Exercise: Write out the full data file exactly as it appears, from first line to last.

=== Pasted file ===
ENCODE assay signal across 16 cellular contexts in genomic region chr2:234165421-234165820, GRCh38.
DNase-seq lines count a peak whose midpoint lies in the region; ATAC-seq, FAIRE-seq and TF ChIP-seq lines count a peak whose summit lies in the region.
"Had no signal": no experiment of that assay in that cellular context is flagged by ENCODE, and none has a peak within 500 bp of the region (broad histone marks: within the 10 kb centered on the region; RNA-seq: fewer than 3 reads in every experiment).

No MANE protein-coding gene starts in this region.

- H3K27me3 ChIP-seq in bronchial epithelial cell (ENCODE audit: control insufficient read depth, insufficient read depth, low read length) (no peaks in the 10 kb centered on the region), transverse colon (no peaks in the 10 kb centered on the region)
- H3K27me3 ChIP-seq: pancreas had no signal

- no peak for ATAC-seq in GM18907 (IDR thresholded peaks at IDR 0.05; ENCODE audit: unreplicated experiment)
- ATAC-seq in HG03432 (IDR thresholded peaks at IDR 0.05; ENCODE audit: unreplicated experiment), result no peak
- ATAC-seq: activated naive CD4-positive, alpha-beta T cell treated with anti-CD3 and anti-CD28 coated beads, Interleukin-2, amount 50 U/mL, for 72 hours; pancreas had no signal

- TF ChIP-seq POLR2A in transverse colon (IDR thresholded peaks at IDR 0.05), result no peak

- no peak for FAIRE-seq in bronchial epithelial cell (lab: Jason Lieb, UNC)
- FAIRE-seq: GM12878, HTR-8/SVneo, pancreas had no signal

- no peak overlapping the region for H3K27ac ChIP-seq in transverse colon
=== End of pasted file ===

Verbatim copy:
ENCODE assay signal across 16 cellular contexts in genomic region chr2:234165421-234165820, GRCh38.
DNase-seq lines count a peak whose midpoint lies in the region; ATAC-seq, FAIRE-seq and TF ChIP-seq lines count a peak whose summit lies in the region.
"Had no signal": no experiment of that assay in that cellular context is flagged by ENCODE, and none has a peak within 500 bp of the region (broad histone marks: within the 10 kb centered on the region; RNA-seq: fewer than 3 reads in every experiment).

No MANE protein-coding gene starts in this region.

- H3K27me3 ChIP-seq in bronchial epithelial cell (ENCODE audit: control insufficient read depth, insufficient read depth, low read length) (no peaks in the 10 kb centered on the region), transverse colon (no peaks in the 10 kb centered on the region)
- H3K27me3 ChIP-seq: pancreas had no signal

- no peak for ATAC-seq in GM18907 (IDR thresholded peaks at IDR 0.05; ENCODE audit: unreplicated experiment)
- ATAC-seq in HG03432 (IDR thresholded peaks at IDR 0.05; ENCODE audit: unreplicated experiment), result no peak
- ATAC-seq: activated naive CD4-positive, alpha-beta T cell treated with anti-CD3 and anti-CD28 coated beads, Interleukin-2, amount 50 U/mL, for 72 hours; pancreas had no signal

- TF ChIP-seq POLR2A in transverse colon (IDR thresholded peaks at IDR 0.05), result no peak

- no peak for FAIRE-seq in bronchial epithelial cell (lab: Jason Lieb, UNC)
- FAIRE-seq: GM12878, HTR-8/SVneo, pancreas had no signal

- no peak overlapping the region for H3K27ac ChIP-seq in transverse colon